Although it’s worth remaining sceptical of those who shed doubt upon the official story, acknowledging their possible accuracy (especially if they’re an insider) is worthwhile too.
Since February 2002, Tony Kevin — a former diplomat who served in the Department of Foreign Affairs and Trade — has focused on investigating the circumstances surrounding the sinking of an asylum seeker boat named SIEV X. Despite what has been written and said, Kevin is not throwing accusations in his book, A Certain Maritime Incident. In fact, he is asking questions, the sorts of questions some would say needed an airing anyway.
His book explores in detail the boarding of SIEV X, its sinking and the subsequent investigation. By writing this book, it was Kevin’s intention to keep the issue of SIEV X alive. Save for Sydney Morning Herald journalist Margo Kingston, Marg Hutton and a handful of others, Kevin is all but alone in his campaign for a comprehensive judicial inquiry to clear what he believes are murky waters surrounding SIEV X, the Government’s disruption programmes and the intelligence failures that may have led to the deaths of 353 men, women and children.
But his questions have left him “effectively marginalised from the governance-centred society in Canberra” to which he “once comfortably belonged”.
According to Kevin, evil intent is not a necessity: public servants can “sleepwalk” through their duties and not realise the moral gravity of their actions. Thus, safety of life at sea obligations were interfered with because of politicisation of the navy’s prerogatives, says Kevin.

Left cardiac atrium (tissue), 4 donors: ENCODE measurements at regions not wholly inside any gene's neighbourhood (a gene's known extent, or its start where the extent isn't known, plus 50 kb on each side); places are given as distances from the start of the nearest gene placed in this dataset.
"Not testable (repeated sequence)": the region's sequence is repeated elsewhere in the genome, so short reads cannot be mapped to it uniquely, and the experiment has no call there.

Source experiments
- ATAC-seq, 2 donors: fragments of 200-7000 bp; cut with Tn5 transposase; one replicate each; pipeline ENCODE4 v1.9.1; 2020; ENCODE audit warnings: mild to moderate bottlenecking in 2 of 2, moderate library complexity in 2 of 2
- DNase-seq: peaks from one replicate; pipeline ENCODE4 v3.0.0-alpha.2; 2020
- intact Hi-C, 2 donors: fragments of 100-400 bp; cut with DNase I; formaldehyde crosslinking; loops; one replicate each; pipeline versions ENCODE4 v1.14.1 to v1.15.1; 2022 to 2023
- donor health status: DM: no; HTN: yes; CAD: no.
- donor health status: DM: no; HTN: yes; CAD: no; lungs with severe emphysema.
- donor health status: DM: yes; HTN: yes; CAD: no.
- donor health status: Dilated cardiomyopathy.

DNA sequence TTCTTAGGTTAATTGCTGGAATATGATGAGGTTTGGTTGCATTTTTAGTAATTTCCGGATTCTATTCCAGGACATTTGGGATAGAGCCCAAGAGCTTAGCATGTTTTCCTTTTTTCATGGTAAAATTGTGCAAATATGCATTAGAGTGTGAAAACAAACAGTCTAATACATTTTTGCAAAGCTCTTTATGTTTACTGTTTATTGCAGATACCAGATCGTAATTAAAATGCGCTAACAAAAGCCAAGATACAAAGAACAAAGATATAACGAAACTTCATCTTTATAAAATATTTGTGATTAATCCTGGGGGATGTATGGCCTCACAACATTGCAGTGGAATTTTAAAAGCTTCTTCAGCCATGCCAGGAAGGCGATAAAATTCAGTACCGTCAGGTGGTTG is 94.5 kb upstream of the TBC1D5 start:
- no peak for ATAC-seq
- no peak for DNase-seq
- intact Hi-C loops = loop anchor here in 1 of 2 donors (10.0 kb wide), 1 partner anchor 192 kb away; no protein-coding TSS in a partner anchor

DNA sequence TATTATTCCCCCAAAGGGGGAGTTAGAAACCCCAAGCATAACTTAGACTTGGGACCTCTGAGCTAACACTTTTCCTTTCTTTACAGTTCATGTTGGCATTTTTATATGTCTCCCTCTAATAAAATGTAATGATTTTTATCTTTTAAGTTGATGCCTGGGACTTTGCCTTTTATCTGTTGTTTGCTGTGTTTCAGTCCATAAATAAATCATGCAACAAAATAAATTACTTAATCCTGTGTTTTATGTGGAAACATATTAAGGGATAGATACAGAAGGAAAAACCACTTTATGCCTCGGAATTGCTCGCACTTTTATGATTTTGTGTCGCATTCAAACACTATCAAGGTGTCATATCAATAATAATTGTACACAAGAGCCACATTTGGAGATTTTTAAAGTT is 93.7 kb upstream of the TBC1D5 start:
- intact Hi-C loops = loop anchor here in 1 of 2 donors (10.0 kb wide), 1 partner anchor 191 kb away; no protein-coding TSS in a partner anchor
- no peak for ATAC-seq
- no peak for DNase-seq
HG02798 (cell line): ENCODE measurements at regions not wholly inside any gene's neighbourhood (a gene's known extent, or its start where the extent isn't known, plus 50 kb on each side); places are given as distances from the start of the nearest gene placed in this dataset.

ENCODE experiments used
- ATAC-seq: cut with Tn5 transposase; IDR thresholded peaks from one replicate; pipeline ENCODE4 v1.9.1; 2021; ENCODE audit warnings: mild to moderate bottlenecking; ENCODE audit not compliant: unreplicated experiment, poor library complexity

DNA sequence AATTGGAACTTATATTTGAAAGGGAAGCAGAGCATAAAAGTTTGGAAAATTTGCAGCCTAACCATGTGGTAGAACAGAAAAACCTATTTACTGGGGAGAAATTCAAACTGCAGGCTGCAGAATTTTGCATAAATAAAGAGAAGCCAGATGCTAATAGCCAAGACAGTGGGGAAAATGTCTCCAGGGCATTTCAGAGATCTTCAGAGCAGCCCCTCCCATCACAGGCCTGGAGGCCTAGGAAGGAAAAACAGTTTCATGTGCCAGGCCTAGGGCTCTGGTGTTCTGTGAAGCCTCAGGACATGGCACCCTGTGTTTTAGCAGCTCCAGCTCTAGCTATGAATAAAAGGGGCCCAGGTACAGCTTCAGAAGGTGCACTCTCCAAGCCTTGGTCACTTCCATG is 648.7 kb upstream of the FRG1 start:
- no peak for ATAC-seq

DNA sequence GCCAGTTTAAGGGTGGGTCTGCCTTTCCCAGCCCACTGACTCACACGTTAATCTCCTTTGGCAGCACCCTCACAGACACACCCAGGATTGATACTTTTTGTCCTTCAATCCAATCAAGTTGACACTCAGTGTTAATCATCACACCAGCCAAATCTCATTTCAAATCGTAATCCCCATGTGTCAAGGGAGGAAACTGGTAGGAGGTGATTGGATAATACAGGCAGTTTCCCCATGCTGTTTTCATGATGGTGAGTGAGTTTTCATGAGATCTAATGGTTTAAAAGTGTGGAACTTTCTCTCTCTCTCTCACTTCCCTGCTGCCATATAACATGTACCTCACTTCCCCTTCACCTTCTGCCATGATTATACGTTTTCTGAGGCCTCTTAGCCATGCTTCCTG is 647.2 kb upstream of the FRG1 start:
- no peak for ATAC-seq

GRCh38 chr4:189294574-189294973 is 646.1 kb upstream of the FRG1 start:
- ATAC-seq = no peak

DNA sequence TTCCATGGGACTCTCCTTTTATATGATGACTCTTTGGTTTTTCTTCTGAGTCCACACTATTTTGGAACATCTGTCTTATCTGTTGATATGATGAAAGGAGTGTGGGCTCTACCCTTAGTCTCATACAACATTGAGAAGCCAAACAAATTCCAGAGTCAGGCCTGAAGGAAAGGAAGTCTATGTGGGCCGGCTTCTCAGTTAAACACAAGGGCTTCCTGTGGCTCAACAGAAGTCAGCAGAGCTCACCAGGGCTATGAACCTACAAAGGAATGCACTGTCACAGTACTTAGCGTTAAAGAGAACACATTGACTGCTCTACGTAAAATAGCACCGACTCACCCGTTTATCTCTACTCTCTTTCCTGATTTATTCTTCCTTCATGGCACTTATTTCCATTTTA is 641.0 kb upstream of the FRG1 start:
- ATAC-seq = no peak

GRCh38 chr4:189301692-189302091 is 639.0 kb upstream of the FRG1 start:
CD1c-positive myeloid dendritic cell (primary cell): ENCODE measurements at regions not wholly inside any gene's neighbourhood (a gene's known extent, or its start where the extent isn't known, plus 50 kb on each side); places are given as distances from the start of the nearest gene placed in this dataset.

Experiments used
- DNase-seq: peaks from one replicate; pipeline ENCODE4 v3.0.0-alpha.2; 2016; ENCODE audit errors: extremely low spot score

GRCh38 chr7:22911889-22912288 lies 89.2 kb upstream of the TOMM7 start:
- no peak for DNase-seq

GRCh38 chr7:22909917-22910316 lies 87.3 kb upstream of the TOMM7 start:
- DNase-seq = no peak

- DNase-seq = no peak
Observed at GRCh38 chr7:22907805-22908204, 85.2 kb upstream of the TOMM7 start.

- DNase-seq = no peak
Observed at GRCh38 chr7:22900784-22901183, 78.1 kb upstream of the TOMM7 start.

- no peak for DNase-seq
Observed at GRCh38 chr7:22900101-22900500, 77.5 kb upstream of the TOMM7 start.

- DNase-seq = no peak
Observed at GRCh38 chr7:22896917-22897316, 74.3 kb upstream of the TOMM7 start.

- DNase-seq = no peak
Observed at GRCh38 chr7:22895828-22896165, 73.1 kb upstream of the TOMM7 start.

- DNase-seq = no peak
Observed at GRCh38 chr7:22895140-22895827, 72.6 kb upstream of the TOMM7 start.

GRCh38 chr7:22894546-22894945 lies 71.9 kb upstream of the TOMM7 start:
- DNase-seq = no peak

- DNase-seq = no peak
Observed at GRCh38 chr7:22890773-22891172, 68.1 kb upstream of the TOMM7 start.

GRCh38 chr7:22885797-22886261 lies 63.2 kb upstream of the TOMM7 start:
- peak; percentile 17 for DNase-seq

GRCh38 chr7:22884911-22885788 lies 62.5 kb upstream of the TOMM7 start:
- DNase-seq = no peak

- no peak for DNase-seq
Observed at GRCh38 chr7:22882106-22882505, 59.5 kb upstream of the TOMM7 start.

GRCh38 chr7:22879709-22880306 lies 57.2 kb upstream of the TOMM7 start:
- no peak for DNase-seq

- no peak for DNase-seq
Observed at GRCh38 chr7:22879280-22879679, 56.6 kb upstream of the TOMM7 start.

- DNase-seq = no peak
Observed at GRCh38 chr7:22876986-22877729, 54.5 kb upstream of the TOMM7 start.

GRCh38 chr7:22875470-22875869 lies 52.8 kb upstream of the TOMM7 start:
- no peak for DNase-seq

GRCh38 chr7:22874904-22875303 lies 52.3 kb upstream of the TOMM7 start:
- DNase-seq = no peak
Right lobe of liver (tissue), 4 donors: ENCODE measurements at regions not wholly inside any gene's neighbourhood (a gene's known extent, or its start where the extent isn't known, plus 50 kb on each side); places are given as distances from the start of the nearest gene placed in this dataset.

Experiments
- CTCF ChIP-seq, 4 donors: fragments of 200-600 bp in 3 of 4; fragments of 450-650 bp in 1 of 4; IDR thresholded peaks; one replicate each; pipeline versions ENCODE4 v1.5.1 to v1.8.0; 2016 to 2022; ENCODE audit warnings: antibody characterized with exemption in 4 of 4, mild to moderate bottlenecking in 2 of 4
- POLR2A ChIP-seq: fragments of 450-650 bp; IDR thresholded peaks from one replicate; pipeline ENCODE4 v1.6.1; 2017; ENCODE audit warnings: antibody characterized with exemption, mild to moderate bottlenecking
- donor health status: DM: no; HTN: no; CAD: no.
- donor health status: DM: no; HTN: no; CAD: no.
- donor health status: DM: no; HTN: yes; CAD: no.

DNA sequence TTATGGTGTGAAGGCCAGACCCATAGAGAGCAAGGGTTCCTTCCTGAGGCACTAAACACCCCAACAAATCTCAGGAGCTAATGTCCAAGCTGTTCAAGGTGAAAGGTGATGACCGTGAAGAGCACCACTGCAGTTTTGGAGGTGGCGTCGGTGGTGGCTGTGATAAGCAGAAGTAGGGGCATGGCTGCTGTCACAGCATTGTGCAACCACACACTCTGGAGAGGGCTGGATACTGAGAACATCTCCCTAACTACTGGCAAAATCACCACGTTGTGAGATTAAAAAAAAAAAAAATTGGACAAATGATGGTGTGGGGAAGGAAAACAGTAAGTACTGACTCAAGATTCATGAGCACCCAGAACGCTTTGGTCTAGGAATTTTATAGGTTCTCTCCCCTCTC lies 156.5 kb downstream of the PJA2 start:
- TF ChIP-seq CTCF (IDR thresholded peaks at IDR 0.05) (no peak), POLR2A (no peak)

A good deal of the book is spent in contemplating inconsistencies between first hand survivor accounts and Indonesian and Australian government accounts. In this sense, the book works on the theory of sizable numbers: if numerous media are reporting something, then there must be at least an element of truth to that something.
The Senate Committee which investigated the matter consisted of 3 Liberal, 3 Labor, 1 independent and 1 Democrat senator and found “it disturbing that no review of the SIEV X episode was conducted by any agency in the, aftermath of the tragedy” and that it was “extraordinary that a major human disaster could occur in the vicinity of a theatre of intensive Australian operations and remain undetected until three days after the event, without any concern being raised within intelligence and decision making circles.”
The Committee’s Report can be used as proof that the case is closed: “The Committee finds that there were several gaps in the chain of reporting of intelligence, but that even if it had been functioning optimally, it is unlikely that the Australian response to SIEV X would have been different... The Committee cannot find grounds for believing that negligence or dereliction of duty was committed in relation to SIEV X”.
But the committee’s conclusion is flawed, according to Kevin. He opines that “the committee’s report was seriously deficient in respect of SIEV X in terms of its methodology, findings and recommendations” and he is on “safe ground saying this, because opposition senators during and since the presentation of the report have in effect offered a range of comparable criticisms — in the tabling debate, in personal statements forming part of the published report, in related statements elsewhere in the Senate, and in Senate estimates questioning thereafter”
It was the Howard Government’s suppression of bureaucrats and censoring of sections of documents submitted to the inquiring committee that presented an altogether different picture from what the public record shows.
Even those who implicitly trusted the Government’s version of events must have been surprised when Foreign Minister Alexander Downer hastily dismissed Kevin in an ABC radio interview as a “crackpot” with ‘right out there’ commentary, calling his campaigning a “political stunt”. Disagree or agree with the assertions and inferences made in this book, it is undoubtedly one of the best current affairs books released this year.
Originally published in 'Indian Link' in October of 2004.